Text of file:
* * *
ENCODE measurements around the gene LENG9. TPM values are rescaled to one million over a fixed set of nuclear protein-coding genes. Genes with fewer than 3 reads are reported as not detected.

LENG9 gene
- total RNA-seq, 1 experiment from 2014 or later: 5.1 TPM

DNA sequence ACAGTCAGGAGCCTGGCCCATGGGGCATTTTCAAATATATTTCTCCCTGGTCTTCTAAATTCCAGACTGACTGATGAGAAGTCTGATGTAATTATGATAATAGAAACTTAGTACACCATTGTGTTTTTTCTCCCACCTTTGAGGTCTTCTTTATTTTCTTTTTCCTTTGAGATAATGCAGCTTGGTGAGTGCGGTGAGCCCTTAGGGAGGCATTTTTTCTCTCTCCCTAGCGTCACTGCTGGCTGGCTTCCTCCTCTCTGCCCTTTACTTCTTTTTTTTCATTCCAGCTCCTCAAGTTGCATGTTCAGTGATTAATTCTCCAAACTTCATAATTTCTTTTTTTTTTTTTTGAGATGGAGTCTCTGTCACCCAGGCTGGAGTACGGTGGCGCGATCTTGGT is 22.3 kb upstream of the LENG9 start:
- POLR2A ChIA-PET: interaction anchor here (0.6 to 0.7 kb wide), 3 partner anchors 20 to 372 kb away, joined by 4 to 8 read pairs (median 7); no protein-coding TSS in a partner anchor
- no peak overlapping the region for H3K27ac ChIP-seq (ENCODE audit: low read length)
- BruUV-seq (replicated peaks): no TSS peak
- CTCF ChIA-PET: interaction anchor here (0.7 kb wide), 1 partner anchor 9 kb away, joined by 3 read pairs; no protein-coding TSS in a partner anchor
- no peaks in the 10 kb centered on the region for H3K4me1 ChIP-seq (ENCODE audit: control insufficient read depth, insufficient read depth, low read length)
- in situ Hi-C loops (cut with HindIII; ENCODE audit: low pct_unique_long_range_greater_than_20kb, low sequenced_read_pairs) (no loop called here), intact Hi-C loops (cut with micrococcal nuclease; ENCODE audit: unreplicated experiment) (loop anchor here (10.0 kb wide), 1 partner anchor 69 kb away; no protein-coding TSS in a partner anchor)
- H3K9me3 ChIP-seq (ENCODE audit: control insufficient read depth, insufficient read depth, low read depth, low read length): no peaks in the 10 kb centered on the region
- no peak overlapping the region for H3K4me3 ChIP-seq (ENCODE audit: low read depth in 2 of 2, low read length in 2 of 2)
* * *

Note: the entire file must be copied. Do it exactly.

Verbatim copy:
ENCODE measurements around the gene LENG9. TPM values are rescaled to one million over a fixed set of nuclear protein-coding genes. Genes with fewer than 3 reads are reported as not detected.

LENG9 gene
- total RNA-seq, 1 experiment from 2014 or later: 5.1 TPM

DNA sequence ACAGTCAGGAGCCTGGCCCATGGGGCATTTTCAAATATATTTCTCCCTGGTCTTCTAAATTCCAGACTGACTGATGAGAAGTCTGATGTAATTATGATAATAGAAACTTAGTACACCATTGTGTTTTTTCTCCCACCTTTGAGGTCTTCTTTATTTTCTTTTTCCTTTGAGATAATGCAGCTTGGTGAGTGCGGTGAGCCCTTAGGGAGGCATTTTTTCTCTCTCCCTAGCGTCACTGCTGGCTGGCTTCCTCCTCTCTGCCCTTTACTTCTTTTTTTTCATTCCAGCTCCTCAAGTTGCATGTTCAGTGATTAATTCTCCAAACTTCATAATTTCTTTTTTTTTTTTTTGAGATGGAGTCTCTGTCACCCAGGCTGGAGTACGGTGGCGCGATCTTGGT is 22.3 kb upstream of the LENG9 start:
- POLR2A ChIA-PET: interaction anchor here (0.6 to 0.7 kb wide), 3 partner anchors 20 to 372 kb away, joined by 4 to 8 read pairs (median 7); no protein-coding TSS in a partner anchor
- no peak overlapping the region for H3K27ac ChIP-seq (ENCODE audit: low read length)
- BruUV-seq (replicated peaks): no TSS peak
- CTCF ChIA-PET: interaction anchor here (0.7 kb wide), 1 partner anchor 9 kb away, joined by 3 read pairs; no protein-coding TSS in a partner anchor
- no peaks in the 10 kb centered on the region for H3K4me1 ChIP-seq (ENCODE audit: control insufficient read depth, insufficient read depth, low read length)
- in situ Hi-C loops (cut with HindIII; ENCODE audit: low pct_unique_long_range_greater_than_20kb, low sequenced_read_pairs) (no loop called here), intact Hi-C loops (cut with micrococcal nuclease; ENCODE audit: unreplicated experiment) (loop anchor here (10.0 kb wide), 1 partner anchor 69 kb away; no protein-coding TSS in a partner anchor)
- H3K9me3 ChIP-seq (ENCODE audit: control insufficient read depth, insufficient read depth, low read depth, low read length): no peaks in the 10 kb centered on the region
- no peak overlapping the region for H3K4me3 ChIP-seq (ENCODE audit: low read depth in 2 of 2, low read length in 2 of 2)